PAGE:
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The Best Money Saving Tip Ever

The Best Money Saving Tip Ever | If you've ever felt like you can't get ahead, no matter what you do, you might just be failing at this one simple thing. Do you have what it takes to gain control again?
Are you ready for this?

This is the biggest money saving thing we have ever learned and implemented in our financial lives. Since we started following Financial Peace University almost seven years ago, we learned to tell ourselves...


I know!!!

Too lazy to cook dinner? Want to spend too much on dinner out or pizza in?

Just say no.

Tired after a long day and want nothing more than to hit the salon for a mani-pedi?

Just say no.

Blow through your spending money but now there's a new movie coming out that you just can't wait to see?

Say no.

Car having a rough time and thinking about trading it up for a newer model with a newer price tag?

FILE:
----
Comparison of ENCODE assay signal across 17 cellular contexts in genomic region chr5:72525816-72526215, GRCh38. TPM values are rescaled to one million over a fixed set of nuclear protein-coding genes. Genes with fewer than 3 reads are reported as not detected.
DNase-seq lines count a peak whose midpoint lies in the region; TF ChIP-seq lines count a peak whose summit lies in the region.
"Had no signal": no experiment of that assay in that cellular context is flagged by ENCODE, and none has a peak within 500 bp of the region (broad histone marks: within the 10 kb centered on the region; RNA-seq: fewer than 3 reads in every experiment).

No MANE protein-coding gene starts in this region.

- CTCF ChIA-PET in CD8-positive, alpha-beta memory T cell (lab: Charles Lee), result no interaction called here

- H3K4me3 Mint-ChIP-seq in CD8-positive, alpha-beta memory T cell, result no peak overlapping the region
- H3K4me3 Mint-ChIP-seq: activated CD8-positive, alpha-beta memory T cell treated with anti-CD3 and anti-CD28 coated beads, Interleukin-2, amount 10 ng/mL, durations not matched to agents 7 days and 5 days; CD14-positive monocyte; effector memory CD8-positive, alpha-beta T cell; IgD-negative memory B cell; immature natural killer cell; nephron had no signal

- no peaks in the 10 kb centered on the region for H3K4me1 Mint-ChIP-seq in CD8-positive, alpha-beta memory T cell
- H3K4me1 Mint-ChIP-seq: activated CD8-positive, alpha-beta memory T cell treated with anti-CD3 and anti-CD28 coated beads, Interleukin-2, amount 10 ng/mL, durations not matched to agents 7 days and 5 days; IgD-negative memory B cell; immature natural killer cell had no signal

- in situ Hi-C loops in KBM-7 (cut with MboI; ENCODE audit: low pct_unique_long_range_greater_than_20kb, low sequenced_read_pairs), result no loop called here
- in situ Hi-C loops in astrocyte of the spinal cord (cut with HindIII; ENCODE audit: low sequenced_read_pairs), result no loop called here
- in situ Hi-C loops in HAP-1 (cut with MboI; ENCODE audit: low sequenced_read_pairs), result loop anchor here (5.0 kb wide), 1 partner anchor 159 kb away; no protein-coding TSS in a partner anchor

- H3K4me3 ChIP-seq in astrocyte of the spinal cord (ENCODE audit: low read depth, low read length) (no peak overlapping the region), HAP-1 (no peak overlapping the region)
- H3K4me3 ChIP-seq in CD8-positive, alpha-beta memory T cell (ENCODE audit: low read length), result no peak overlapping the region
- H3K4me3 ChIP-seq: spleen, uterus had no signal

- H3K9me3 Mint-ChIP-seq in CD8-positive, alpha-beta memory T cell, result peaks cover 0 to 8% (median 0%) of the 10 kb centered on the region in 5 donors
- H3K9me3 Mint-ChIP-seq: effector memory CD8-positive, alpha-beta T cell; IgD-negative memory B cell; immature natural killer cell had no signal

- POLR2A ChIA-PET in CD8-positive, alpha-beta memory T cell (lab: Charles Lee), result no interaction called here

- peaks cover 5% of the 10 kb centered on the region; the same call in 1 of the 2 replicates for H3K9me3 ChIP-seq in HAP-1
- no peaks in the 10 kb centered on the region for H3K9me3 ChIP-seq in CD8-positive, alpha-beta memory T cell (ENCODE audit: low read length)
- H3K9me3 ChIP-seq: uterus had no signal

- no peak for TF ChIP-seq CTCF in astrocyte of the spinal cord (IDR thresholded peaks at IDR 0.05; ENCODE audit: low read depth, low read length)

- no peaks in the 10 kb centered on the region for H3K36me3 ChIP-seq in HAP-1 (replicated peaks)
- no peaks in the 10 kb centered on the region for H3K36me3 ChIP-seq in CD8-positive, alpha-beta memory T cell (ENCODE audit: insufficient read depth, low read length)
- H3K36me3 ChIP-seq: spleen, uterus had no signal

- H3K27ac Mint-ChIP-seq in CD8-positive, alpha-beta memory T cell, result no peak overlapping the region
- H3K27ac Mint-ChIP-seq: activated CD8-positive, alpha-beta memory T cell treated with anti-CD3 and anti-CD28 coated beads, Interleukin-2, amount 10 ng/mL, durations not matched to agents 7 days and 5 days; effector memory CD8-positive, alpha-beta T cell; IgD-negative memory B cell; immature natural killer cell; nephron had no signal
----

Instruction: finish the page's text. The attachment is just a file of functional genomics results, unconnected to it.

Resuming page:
Sounds easy, you say.

I know it sounds easy, but have you tried it?

It's anything but.

When we first started telling ourselves no, the half-grown woman-child inside me started throwing a hissy fit like you wouldn't believe. She'd whine about how much she needed that book or those new curtains. She'd glance sidelong in the mirror and remind me how hard we worked to lose those five pounds so, of course, we needed to spend money on new clothes. She cajoled, she threatened, she cried. She tried everything she knew to try.

But my dear husband and I were united. And over time, with a lot of self-control, his inner selfish child and mine were squashed. We learned to say no. We learned to wait, to assess what was really important, to give ourselves time to realize whether it was an impulse or a real desire.


And the most incredible part?

Once we learned to tell ourselves no to spending, it became easier to tell ourselves no for that extra helping of dessert or that next episode on Netflix. Waking up earlier wasn't as difficult. Selflessness came just a tiny bit more naturally. And shopping stopped being something we did for fun and became something we did out of necessity.